Coupled with the dilemma of unemployment is the fact that most job openings require a certain amount of previous work experience from prospective candidates.
With the motivation to try every new opportunity, job-seekers are lured to apply for openings where they clearly lack experience.
“I am a recent Computer Science graduate. Most jobs I come across are asking for 3-5 years of experience. Should I still apply to them?” The question and the answers that follow were originally posted on Quora. They hold a viewpoint from an experienced employee and from the HR.
The Experienced Employee
Welcome to the club! I want to apologies in advance for being cruel, but here goes:
This nonsense has been going on for over 40 years. When I was initially in the business, it was 2 years’ experience.
You are approaching this the wrong way. You need an in that gets by the usual HR crap!
Work with your friends, other grads, and professors. (You haven’t PO’d any of them, have you? If so, that closes out some options.)
Research the top five companies that you want to work at. Then research the departments and divisions. Keep a basic file on them. Work to get contacts within the division(s) that you want to work.
Also select five small companies that might need your skills. Do the same thing.
Adding to this, employers want the sun, the moon, and the stars in a new hire. Sadly, they seem to want to pay pennies for dollars of value in getting this. (Sound familiar?) — I want a rocket scientist! Are you one? Well, I launched a model rocket as a kid! Fine, you’re hired (because, you’re the first person that has actually done anything with a real rocket that I have met)!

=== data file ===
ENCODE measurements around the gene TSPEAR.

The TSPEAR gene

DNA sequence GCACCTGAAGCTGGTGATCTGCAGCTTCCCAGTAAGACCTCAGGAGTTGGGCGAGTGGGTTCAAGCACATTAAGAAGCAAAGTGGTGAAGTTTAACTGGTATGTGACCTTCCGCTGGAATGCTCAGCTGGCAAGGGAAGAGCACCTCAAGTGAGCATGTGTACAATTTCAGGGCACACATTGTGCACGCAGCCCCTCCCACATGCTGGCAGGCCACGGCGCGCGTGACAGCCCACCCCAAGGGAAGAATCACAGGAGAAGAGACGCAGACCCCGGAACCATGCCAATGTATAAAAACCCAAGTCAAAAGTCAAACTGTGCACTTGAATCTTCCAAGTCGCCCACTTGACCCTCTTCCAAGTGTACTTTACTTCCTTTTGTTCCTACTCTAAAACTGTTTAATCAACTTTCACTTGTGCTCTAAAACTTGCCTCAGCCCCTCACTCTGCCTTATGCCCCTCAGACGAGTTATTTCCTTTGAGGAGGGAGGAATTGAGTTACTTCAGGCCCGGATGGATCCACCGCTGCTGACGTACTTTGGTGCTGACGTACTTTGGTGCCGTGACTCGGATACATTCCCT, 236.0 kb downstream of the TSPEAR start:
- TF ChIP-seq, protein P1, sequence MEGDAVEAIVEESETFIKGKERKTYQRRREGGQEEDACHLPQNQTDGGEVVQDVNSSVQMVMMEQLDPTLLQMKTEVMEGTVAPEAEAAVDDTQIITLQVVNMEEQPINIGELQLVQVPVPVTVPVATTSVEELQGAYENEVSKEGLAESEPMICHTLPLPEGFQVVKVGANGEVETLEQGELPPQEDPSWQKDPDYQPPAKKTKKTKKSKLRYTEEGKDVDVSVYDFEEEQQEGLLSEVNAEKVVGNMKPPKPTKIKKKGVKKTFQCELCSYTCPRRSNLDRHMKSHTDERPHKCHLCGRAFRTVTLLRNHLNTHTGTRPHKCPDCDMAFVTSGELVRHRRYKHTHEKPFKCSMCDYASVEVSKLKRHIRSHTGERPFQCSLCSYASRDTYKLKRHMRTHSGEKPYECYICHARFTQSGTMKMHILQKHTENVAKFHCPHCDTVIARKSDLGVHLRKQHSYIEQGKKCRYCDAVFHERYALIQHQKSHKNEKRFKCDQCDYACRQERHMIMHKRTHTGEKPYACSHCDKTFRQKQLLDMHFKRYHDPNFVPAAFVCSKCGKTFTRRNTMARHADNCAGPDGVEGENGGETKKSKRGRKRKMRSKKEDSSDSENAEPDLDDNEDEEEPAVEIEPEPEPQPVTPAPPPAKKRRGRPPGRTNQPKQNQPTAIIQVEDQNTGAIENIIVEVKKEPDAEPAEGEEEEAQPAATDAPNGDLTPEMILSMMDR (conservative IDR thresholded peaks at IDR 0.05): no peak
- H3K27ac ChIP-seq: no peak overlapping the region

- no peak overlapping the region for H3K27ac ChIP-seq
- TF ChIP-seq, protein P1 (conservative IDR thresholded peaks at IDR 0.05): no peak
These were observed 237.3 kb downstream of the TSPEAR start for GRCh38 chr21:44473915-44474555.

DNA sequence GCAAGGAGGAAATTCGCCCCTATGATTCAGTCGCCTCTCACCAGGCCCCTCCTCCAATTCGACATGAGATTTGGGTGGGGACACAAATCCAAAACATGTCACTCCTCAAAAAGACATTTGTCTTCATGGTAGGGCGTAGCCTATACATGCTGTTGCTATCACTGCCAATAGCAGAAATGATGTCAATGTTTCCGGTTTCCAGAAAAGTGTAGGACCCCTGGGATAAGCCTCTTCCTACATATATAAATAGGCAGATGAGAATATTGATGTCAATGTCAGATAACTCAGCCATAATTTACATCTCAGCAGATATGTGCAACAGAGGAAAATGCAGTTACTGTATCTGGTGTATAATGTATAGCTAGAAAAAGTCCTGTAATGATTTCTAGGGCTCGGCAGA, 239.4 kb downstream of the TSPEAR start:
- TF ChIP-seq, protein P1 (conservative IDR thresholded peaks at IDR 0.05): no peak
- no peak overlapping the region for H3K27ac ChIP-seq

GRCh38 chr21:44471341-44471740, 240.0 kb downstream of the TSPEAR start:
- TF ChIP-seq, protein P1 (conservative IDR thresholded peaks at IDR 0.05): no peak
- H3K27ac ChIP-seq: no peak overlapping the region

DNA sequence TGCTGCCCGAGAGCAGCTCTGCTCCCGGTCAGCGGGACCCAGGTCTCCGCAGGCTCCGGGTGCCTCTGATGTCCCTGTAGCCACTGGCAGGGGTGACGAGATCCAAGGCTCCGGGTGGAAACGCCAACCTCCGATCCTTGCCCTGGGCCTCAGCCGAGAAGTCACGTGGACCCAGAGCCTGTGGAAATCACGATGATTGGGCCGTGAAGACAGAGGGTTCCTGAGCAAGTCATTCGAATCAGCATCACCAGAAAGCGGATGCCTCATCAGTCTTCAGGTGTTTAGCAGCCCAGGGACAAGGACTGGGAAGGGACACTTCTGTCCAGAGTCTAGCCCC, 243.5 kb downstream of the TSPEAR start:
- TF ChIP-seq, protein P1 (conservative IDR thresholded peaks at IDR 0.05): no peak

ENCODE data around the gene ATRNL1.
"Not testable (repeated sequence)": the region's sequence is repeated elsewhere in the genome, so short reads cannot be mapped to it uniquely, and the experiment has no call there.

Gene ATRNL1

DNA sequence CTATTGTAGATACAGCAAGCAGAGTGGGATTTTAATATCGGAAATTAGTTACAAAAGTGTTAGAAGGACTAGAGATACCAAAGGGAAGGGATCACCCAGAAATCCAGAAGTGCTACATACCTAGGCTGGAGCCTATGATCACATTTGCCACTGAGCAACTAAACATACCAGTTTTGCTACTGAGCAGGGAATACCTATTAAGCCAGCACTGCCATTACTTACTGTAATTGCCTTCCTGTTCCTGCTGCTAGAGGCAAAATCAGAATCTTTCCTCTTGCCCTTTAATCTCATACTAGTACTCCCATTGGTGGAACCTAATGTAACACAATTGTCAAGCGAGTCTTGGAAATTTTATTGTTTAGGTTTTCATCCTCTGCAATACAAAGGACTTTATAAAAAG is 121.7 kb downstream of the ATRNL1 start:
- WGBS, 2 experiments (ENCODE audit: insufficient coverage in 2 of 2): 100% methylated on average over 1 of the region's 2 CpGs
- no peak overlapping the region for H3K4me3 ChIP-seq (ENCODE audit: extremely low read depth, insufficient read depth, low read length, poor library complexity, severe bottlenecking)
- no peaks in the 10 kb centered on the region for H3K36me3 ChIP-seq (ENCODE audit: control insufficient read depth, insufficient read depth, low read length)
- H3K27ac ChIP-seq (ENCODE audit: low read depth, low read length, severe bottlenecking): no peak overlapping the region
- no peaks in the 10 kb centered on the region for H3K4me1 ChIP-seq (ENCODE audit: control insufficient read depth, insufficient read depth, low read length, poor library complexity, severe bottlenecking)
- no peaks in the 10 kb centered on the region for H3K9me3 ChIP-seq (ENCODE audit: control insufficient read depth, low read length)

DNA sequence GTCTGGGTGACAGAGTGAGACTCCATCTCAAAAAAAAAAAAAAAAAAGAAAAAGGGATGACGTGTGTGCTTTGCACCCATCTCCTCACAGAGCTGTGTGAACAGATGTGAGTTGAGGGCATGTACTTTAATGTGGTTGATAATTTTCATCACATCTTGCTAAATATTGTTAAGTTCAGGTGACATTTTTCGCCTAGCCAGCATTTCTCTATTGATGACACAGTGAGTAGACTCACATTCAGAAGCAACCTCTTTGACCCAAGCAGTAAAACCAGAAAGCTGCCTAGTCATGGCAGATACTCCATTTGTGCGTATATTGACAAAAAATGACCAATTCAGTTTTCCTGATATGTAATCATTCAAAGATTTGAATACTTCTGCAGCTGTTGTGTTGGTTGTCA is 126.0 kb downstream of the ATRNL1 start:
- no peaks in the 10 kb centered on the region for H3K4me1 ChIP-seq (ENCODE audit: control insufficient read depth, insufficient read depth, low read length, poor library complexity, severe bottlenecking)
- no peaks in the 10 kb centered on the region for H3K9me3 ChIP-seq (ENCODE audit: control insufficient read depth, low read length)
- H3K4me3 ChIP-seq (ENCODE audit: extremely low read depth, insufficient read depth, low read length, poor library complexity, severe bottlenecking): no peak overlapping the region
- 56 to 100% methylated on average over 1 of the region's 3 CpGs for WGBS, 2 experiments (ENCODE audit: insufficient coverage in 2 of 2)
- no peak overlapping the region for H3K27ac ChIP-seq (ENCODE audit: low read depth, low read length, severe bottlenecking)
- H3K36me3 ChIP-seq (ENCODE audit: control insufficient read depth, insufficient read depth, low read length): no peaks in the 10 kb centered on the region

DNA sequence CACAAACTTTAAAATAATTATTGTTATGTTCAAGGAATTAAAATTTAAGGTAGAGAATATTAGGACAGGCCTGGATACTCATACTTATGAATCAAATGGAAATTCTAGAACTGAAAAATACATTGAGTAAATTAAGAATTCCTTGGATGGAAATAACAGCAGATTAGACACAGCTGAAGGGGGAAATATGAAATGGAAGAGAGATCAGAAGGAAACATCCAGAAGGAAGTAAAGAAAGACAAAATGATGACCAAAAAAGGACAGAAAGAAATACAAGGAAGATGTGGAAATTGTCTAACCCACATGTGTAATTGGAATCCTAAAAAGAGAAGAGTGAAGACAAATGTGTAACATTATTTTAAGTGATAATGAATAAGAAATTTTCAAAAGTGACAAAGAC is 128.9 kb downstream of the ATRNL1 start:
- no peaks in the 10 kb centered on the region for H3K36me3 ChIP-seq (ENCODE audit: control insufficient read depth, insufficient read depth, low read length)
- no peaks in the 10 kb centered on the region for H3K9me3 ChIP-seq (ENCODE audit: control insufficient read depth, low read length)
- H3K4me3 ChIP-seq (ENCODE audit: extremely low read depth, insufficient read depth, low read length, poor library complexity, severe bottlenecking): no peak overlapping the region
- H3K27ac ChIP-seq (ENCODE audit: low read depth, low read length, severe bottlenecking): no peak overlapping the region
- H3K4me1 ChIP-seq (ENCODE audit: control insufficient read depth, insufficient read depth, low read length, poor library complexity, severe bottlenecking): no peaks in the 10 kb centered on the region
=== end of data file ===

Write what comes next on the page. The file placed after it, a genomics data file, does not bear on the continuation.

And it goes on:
So, that’s a bit of a start. Print up a stack of business cards & resumes. Skip the jargon. The HR folks are jargon driven. The hiring managers? Performance & skill driven.
Now for the soft stuff and some encouragement. Just remember:
A human being should be able to change a diaper, plan an invasion, butcher a hog, conn a ship, design a building, write a sonnet, balance accounts, build a wall, set a bone, comfort the dying, take orders, give orders, cooperate, act alone, solve equations, analyze a new problem, pitch manure, program a computer, cook a tasty meal, fight efficiently, die gallantly. Specialization is for insects.
The “usual HR crap” that you mentioned is actually not “crap”. When I write a job postings requirements, I do so in order to let the job seeker know that if he or she is fresh out of school then there’s a good chance that he/she will be competing with job seekers who have actual job experience and are most likely better prepared for the role.
And crazy as it may sound, if the job ad says that the job requires a certain level of experience, then guess what – it actually does. It’s so amusing to me how people so often think they know what the company needs for the open job more than the company does.
If a job seeker doesn’t have the skills or experience that will be needed for him to be a success in the job then it’s just possible that it’s not the right fit for him. I don’t spend my time writing job descriptions because it’s a fun way to pass the time. I do the “HR crap” because we’ve seen job seekers who don’t have enough experience come in and struggle and end up not staying.
I write job descriptions and hire people so they are set up for success. Just because you don’t have the skills or experience needed for the job doesn’t make the job description wrong.
Both these answers feel right to me, but I don’t know for sure. What’s your take? What’s your experience with applying to jobs where you didn’t have hands on experience?